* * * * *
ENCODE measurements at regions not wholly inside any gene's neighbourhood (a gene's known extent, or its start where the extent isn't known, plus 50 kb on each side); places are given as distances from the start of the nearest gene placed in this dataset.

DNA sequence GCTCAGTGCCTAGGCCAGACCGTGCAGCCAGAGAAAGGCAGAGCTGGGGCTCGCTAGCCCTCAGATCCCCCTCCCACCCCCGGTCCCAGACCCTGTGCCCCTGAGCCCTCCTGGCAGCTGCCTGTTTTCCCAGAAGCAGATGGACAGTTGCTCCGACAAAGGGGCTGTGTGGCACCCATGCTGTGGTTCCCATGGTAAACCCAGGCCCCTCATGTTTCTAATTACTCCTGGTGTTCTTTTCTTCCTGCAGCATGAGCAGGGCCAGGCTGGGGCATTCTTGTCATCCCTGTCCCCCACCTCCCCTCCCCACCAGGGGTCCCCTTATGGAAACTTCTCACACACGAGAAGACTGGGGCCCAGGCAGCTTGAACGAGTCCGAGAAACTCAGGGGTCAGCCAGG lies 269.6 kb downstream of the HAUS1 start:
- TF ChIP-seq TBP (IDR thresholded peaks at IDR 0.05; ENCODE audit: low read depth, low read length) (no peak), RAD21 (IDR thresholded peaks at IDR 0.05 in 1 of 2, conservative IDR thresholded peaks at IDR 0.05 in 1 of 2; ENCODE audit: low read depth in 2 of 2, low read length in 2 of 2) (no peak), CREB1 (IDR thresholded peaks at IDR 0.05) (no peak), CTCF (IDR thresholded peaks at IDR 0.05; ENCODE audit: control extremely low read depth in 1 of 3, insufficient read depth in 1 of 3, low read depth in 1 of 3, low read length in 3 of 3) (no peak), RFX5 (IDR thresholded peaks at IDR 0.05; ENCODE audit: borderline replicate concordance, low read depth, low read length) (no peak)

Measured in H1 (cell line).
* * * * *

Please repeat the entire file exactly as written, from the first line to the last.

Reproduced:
ENCODE measurements at regions not wholly inside any gene's neighbourhood (a gene's known extent, or its start where the extent isn't known, plus 50 kb on each side); places are given as distances from the start of the nearest gene placed in this dataset.

DNA sequence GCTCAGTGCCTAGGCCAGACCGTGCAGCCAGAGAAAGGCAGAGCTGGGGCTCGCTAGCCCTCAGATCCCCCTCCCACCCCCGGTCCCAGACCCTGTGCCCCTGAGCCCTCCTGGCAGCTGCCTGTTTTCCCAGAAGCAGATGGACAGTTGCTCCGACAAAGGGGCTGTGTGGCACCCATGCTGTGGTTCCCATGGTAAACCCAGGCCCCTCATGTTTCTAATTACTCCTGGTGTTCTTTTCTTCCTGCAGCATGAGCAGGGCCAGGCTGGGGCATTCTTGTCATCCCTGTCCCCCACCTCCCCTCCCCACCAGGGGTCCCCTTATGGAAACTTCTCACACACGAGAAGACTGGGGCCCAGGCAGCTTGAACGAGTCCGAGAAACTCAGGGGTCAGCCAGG lies 269.6 kb downstream of the HAUS1 start:
- TF ChIP-seq TBP (IDR thresholded peaks at IDR 0.05; ENCODE audit: low read depth, low read length) (no peak), RAD21 (IDR thresholded peaks at IDR 0.05 in 1 of 2, conservative IDR thresholded peaks at IDR 0.05 in 1 of 2; ENCODE audit: low read depth in 2 of 2, low read length in 2 of 2) (no peak), CREB1 (IDR thresholded peaks at IDR 0.05) (no peak), CTCF (IDR thresholded peaks at IDR 0.05; ENCODE audit: control extremely low read depth in 1 of 3, insufficient read depth in 1 of 3, low read depth in 1 of 3, low read length in 3 of 3) (no peak), RFX5 (IDR thresholded peaks at IDR 0.05; ENCODE audit: borderline replicate concordance, low read depth, low read length) (no peak)

Measured in H1 (cell line).